William Friedkin’s 1970 adaptation of Matt Crowley’s 1970 off-Broadway play was the first major movie in the US to depict an ensemble of gay characters. A time capsule of pre-Stonewall affluent gay life in NYC, The Boys in the Band uses an incredibly long and eventful birthday party as a stage for de-homogenizing queer identity and exploring an array of serious topics ranging from self-loathing to alcoholism. Maintaining the same cast of the original stage version and realized through Friedkin’s expert framing, The Boys in the Band is not only a historically significant gem but an all-too-rare type of stage-to-screen adaptation: both purely cinematic and thoroughly theatrical at the same time.

Available via Amazon Instant and Netflix by disc.

The Parallax View

As John Frankenheimer is the master of the American paranoid political thriller of the ’60s, Alan J. Pakula is to the ’70s, and this unrelenting tale of an intrepid journalist who gets in too deep with a corporatized assassination plot might be his best work. Gorgeously shot by Godfather cinematographer Gordon Willis and featuring Warren Beatty at the top of his movie star game, The Parallax View is not only an expertly crafted thriller, but an all-too-necessary reminder of a time that Hollywood used to take risks. Watch this sequence alone and tell me you aren’t hooked.

Available via Amazon Instant (free for Prime members) and iTunes.

‘Round Midnight

If Inside Llewyn Davis is cinema’s most accomplished character study with a folk soundtrack, Bertrand Tavernier’s ‘Round Midnight did the same for jazz back in 1986. Real-life jazz saxophonist Dexter Gordon plays Dale Turner (in a role for which he was nominated for an Oscar), an alcoholic night owl of Paris who offers his biggest fan Francis (Francois Cluzet) sage advice in laconic, meditative tones between drinks and incredible sax solos. The rare music movie that allows the tunes to become a living, breathing character, no other film about jazz quite captures the feeling of floating through the infinite smoke-hazed fantasyland of a big city late at night.

Available via Amazon Instant, iTunes, and Netflix by disc.

The Sting

A film that I should have seen long ago, George Roy Hill’s massive 1973 hit (and Best Picture winner) shows that even the bad boys of New Hollywood were capable of Old Hollywood entertainment. A totally engrossing and eminently watchable caper from start to finish, The Sting has aged, but only in the exact right way: as further evidence that they just don’t make ’em like they used to. And in a year in which Robert Redford captivated us by never saying more than a few words in All is Lost, a visit to his older work is a useful reminder that decades-spanning movie stardom is earned, never given.

Available via Amazon Instant, iTunes, and Netflix by disc.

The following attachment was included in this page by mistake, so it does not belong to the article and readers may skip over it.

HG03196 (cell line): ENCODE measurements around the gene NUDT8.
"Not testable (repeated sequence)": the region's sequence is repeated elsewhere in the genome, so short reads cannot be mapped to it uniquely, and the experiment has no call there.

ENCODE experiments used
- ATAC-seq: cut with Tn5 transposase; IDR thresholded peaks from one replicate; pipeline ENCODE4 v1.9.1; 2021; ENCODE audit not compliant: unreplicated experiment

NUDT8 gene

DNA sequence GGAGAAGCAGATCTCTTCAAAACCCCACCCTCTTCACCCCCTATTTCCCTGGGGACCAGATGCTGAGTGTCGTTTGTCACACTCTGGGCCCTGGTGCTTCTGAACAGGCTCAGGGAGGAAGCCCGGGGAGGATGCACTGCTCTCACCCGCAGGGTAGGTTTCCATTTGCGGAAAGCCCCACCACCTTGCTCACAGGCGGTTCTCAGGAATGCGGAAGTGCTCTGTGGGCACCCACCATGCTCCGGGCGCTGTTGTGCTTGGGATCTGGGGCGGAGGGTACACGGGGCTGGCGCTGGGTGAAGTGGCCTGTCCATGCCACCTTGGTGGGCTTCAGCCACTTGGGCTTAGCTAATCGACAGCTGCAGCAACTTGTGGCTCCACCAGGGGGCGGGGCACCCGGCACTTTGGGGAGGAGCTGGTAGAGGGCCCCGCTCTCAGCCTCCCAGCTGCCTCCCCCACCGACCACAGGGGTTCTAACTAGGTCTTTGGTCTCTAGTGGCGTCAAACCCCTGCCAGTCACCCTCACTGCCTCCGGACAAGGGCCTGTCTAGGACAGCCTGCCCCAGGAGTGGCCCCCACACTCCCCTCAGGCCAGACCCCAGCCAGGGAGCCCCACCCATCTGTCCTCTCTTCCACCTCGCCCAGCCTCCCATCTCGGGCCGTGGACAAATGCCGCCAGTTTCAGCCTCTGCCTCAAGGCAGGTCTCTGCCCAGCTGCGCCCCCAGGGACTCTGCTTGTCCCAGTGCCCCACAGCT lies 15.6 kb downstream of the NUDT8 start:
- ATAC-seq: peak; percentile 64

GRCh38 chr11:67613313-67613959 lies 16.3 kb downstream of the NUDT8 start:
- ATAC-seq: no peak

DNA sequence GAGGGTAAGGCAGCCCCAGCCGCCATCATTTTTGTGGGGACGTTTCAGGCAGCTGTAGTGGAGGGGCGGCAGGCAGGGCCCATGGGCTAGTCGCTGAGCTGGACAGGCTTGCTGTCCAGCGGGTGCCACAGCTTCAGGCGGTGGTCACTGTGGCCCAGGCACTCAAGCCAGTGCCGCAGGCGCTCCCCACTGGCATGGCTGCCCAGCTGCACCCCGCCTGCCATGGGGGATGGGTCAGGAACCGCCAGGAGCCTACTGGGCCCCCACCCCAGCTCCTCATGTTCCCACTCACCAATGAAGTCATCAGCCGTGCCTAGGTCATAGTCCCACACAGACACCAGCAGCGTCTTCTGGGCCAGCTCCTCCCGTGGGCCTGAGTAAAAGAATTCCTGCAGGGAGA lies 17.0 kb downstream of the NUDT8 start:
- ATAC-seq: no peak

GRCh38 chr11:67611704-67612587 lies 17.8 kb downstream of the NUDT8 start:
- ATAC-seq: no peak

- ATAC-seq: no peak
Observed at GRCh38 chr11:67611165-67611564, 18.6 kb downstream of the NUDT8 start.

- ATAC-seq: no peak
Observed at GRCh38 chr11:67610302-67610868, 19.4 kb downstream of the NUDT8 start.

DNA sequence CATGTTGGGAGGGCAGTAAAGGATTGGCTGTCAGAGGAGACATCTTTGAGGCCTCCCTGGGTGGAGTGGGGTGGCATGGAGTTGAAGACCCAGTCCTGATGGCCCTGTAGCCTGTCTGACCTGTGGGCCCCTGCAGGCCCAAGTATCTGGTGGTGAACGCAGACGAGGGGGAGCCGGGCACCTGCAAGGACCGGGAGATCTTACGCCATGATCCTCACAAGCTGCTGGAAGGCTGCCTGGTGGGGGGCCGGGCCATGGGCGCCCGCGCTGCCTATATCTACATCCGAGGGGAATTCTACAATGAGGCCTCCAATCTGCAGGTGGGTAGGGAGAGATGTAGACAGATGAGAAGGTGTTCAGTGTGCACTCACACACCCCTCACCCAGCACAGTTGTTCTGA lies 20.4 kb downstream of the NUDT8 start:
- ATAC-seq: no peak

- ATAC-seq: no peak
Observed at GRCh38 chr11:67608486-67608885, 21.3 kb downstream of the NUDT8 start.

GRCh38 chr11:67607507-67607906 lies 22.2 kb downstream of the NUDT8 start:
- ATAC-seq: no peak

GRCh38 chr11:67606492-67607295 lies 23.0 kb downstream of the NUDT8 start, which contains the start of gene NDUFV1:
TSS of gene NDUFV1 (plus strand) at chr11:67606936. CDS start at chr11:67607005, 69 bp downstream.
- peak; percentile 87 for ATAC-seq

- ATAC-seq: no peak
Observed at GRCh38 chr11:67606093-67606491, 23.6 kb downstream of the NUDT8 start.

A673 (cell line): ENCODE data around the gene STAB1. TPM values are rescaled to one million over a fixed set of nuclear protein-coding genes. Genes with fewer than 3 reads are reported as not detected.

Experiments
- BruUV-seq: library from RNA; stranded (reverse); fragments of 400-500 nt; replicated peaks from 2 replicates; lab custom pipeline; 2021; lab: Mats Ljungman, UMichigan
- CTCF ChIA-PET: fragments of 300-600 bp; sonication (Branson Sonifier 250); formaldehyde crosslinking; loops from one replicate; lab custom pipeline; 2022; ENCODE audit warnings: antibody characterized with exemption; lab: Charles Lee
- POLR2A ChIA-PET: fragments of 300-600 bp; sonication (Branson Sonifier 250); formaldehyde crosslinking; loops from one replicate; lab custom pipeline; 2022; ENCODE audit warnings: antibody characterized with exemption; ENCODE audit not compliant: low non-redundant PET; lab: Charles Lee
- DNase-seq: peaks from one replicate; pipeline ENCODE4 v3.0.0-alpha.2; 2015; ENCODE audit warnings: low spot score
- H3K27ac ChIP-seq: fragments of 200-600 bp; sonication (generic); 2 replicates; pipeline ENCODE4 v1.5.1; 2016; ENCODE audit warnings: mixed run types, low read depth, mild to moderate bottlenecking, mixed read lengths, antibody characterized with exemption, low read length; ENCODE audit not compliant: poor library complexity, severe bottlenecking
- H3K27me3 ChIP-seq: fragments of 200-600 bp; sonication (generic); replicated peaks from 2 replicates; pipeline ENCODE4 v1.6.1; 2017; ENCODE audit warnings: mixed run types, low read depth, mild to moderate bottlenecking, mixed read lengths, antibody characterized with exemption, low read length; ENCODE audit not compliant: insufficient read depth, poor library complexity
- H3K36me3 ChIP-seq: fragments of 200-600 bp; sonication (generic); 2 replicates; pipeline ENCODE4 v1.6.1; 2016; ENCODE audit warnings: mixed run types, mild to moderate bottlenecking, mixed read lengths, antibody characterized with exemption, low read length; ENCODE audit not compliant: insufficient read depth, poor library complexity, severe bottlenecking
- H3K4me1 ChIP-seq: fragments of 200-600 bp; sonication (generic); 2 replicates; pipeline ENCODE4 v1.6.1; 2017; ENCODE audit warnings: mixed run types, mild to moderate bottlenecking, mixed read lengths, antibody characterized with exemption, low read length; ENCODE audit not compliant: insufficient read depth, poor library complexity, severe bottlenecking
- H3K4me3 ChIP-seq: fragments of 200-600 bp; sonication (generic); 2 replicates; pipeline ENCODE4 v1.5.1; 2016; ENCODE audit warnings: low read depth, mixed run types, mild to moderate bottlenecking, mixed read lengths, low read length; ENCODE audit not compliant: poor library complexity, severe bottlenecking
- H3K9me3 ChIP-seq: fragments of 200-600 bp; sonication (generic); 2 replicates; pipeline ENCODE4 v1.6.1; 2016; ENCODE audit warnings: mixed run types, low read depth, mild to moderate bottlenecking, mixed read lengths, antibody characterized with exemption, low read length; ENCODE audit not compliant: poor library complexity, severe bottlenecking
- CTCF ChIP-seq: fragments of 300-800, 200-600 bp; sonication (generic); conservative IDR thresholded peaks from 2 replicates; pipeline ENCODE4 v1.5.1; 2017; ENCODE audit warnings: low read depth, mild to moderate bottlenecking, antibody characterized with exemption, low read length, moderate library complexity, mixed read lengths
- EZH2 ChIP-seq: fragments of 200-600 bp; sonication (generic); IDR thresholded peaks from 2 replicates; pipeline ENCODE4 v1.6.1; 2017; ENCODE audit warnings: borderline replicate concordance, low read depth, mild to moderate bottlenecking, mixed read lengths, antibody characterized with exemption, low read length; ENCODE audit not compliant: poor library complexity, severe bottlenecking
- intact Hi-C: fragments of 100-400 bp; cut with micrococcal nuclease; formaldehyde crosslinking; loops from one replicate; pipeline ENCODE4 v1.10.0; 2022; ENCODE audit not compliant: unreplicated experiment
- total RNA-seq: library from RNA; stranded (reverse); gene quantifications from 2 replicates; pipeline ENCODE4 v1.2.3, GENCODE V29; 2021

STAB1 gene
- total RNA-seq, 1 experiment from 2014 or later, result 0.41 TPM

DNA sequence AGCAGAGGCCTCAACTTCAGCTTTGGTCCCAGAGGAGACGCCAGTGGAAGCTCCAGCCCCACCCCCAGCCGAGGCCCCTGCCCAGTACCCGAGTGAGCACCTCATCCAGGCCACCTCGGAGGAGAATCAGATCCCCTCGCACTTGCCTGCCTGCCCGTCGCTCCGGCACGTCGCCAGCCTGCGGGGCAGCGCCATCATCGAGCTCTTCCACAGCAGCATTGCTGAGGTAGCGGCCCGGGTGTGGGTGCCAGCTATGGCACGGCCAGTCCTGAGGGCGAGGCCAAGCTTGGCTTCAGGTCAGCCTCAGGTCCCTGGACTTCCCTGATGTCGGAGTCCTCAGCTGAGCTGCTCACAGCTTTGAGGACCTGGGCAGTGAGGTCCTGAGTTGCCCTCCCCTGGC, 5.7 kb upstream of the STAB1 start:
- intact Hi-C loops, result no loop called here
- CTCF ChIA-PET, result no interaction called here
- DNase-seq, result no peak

Bill Morrison’s Decasia – an experimental, carefully manipulated assemblage of decayed film stock accompanied with a score by Michael Gordon that will haunt your dreams – was chosen for preservation this past week by the National Film Board. Beyond the clear irony of this selection, it’s also quite timely, as now is perhaps one of the most urgent of times to get acquainted with film as an object. With an industry moving exponentially to digital and with studios shutting down their libraries, Decasia (beyond its existence as an absolutely mesmerizing film) provides a vital meeting between the viewer and the increasingly foreign materiality of film itself.

Available via Amazon Instant and Netflix by disc.

Die Hard

I’m putting it in print: in the twenty-five years that have lapsed between 1988 and 2013, I had never seen John McTiernan’s original Die Hard from beginning to end. I decided to rectify that oversight in February, when I marathon’d the first three Die Hards in anticipation of A Good Day to Die Hard (still haven’t seen Live Free… and I’m not rushing to). Of course, once I saw John McClane’s fifth outing as a snarky, f-bomb-laying modern cowboy, I wished I’d spent those two lost hours watching the original, and self-evidently great, action classic yet again.

Available nearly everywhere, but you’ve probably already seen it.

The Telephone Book

I would say Nelson Lyon’s recently rediscovered lightning-paced cult favorite is the best porn parody ever made, but that would categorize a movie that is truly defiant of any coherent description. Realized with idiosyncratic humor and impeccably composed visuals, The Telephone Book both embraces and mocks the era of free love and sexual transcendence with gleefully anarchistic abandon. I could struggle to describe this film some more, but instead you should stop whatever you’re doing right now and watch it. Just make sure to close the door.

Available via Netflix Instant.

Portrait of Jason

NYC-based ballerina-turned-documentarian Shirley Clarke is best known for her stark portraits of hip subcultures and offbeat outsiders. And no subject was more aligned with Clarke’s obsessions than Aaron Payne, also known as Jason Holliday: a lifetime hustler, full-time performer, and openly gay African-American who bore his soul over drinks and laughs for Clarke during one endless night in 1966. Many beloved documentaries this year (including Stories We Tell and The Act of Killing) explored the blurry line between what we typically think to be clear distinctions between reality and fiction, between performance and event. But Portrait of Jason shows that this line has never been definite, even when you’re doing something as deceivingly simple as looking at somebody in front of you.

The restored Portrait of Jason was released theatrically this year and will be released commercially on DVD and Blu-ray by Milestone Films sometime in 2014.

What were some of your favorite discoveries of 2013?